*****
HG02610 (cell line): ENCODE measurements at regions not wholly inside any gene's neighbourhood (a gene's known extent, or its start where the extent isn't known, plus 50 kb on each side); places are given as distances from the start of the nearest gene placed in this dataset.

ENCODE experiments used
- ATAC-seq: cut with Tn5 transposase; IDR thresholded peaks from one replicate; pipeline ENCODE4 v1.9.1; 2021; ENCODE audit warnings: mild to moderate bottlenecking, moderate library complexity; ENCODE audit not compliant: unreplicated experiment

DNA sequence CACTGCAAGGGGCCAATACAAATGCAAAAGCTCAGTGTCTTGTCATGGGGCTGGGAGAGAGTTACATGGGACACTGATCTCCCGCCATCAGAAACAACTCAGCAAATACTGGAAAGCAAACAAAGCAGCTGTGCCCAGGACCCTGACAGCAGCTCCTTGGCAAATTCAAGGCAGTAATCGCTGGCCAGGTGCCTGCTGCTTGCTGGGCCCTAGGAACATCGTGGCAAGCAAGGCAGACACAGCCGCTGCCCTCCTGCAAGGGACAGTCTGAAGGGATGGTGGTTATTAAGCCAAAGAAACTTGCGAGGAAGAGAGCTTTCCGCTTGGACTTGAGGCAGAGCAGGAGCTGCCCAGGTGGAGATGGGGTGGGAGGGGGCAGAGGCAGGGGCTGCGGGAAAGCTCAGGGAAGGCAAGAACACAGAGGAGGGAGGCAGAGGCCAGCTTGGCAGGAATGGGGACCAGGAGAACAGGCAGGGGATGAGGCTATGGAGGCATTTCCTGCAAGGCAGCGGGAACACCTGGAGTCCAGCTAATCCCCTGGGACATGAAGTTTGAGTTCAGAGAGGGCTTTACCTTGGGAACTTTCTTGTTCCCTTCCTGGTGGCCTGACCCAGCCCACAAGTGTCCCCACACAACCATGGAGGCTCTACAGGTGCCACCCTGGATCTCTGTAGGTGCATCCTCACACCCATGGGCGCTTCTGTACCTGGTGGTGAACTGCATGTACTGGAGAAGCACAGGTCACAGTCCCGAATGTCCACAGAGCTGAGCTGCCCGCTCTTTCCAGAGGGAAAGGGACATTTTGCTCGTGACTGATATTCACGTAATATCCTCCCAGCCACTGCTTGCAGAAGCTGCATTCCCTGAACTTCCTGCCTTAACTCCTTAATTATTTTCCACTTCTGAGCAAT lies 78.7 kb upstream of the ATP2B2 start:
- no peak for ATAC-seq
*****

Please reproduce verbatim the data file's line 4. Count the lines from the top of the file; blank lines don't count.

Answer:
DNA sequence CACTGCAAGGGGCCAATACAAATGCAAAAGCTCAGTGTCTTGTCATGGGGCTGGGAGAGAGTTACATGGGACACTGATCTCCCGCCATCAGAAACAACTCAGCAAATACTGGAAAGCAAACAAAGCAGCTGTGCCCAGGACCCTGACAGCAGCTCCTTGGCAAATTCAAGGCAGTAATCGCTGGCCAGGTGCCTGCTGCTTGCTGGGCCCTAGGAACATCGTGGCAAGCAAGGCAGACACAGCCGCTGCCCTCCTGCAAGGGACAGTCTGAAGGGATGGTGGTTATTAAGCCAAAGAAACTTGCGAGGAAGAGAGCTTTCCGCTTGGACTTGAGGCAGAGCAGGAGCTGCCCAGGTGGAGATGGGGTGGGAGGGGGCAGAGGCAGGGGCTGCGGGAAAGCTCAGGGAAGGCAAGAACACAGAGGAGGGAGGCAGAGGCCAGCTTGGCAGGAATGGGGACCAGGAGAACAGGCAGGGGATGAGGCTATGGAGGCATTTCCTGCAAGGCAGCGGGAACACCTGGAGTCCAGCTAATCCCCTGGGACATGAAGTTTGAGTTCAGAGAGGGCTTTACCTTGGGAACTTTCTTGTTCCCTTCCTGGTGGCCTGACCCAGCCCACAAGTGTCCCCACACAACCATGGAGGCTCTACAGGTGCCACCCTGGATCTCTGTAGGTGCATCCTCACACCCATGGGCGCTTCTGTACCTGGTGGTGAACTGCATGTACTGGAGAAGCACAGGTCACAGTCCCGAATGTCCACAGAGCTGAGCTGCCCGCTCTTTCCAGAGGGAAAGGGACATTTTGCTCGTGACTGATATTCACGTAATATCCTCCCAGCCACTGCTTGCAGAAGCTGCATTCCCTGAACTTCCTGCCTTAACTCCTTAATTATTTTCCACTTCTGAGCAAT lies 78.7 kb upstream of the ATP2B2 start: